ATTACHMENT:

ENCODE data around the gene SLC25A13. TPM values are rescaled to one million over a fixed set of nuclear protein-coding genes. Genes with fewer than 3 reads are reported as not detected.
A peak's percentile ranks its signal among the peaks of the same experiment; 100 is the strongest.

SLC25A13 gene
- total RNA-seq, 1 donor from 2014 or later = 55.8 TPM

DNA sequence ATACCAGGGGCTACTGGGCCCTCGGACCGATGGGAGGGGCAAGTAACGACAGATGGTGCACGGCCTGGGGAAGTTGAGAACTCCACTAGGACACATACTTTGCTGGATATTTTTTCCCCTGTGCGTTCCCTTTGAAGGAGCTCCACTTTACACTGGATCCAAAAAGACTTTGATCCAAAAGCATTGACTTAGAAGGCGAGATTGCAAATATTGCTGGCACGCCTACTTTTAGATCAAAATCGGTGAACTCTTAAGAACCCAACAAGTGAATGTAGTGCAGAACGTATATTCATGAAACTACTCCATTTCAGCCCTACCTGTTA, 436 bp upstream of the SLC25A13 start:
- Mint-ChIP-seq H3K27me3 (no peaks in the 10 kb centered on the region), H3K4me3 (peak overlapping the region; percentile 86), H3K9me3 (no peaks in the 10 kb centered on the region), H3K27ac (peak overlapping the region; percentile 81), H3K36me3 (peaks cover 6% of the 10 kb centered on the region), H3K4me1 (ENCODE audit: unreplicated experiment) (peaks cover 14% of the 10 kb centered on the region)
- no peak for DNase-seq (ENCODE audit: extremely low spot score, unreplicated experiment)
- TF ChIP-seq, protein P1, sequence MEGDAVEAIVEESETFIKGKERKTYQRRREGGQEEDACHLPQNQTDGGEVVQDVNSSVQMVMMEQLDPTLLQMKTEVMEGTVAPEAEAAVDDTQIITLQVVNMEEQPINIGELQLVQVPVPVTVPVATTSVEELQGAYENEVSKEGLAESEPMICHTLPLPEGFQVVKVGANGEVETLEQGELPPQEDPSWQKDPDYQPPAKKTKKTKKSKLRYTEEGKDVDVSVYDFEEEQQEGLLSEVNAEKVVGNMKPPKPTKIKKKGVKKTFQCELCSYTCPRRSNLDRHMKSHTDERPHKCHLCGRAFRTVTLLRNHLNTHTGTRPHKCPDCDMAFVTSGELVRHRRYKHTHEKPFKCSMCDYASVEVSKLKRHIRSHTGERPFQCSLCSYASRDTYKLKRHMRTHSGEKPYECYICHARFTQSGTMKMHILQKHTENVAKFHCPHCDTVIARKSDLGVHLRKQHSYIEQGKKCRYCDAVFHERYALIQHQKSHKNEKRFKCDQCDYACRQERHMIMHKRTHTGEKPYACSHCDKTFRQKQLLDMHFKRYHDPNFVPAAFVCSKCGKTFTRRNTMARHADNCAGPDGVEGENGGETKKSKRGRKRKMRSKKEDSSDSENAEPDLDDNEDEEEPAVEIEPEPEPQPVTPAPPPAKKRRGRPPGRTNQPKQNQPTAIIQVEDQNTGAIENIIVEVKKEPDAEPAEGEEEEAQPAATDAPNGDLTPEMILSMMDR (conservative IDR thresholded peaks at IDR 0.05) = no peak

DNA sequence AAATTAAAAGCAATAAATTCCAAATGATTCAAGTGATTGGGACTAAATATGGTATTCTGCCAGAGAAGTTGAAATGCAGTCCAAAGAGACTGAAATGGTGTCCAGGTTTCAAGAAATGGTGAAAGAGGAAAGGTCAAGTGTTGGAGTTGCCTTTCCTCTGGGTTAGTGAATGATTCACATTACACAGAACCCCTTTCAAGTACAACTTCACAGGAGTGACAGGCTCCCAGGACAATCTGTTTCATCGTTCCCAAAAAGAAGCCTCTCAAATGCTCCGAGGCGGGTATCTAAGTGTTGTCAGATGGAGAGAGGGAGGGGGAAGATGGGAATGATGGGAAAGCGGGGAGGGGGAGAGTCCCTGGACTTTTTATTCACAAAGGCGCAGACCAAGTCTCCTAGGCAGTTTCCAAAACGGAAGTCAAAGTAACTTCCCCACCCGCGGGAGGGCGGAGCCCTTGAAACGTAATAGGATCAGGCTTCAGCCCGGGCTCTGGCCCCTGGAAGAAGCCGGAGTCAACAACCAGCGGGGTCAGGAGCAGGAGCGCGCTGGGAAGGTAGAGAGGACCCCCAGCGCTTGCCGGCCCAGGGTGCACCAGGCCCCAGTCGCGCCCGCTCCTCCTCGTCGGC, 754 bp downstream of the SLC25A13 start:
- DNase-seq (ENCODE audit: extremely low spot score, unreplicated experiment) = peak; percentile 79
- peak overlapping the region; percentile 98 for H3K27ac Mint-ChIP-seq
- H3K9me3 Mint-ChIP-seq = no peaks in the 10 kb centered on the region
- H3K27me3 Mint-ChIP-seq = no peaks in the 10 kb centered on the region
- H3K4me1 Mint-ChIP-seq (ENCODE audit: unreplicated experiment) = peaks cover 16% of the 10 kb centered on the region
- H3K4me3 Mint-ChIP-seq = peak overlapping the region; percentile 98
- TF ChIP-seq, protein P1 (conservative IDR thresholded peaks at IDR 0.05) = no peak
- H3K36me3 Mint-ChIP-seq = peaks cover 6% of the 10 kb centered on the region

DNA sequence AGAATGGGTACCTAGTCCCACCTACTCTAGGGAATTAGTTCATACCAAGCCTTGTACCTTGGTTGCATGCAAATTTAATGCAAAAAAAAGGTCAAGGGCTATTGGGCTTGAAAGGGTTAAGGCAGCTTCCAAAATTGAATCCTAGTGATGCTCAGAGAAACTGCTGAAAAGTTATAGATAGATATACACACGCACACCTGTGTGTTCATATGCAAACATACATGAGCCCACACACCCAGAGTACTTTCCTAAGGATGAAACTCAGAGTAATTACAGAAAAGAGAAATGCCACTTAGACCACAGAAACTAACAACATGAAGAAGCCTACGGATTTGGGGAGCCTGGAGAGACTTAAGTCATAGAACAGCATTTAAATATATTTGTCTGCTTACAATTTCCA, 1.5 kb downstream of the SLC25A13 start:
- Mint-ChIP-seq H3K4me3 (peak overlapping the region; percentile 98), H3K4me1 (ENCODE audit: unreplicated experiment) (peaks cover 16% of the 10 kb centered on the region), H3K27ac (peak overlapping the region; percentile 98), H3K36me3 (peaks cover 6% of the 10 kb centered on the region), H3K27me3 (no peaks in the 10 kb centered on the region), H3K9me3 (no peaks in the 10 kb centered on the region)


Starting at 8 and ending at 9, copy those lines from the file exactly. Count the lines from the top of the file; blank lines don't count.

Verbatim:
- TF ChIP-seq, protein P1, sequence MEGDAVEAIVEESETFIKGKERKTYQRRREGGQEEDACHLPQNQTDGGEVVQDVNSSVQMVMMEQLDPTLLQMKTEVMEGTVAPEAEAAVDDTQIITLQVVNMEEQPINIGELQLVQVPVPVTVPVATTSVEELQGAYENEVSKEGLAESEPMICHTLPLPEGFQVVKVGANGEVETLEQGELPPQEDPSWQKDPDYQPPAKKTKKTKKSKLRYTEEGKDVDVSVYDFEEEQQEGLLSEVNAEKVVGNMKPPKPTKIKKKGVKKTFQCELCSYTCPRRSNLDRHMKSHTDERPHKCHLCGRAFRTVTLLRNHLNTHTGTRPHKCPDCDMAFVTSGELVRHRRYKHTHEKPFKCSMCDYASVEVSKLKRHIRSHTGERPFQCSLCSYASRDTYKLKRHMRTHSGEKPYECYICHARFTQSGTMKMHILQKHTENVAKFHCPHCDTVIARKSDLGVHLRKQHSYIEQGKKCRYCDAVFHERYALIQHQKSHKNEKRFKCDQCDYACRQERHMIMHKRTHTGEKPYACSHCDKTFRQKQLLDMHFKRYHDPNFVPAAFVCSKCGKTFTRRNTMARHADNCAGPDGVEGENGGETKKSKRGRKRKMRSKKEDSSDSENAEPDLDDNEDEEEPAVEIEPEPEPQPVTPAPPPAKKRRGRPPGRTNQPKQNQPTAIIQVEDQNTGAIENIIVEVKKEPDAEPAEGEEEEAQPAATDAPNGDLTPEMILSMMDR (conservative IDR thresholded peaks at IDR 0.05) = no peak

DNA sequence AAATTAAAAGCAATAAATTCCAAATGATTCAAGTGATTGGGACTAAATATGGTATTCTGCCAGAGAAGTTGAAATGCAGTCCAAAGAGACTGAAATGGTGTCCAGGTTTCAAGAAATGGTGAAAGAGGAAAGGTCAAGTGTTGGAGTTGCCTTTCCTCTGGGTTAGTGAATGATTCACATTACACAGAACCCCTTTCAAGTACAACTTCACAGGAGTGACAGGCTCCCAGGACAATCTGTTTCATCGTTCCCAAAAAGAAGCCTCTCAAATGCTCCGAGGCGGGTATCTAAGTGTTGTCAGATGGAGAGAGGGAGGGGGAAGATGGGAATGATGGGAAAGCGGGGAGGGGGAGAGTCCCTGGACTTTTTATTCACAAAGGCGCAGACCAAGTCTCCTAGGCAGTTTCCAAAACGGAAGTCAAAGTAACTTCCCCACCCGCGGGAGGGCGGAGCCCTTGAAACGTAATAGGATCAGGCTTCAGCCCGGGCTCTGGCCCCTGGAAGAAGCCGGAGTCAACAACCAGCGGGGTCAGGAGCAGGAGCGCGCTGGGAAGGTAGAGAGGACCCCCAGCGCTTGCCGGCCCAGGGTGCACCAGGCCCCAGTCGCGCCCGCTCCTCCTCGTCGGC, 754 bp downstream of the SLC25A13 start: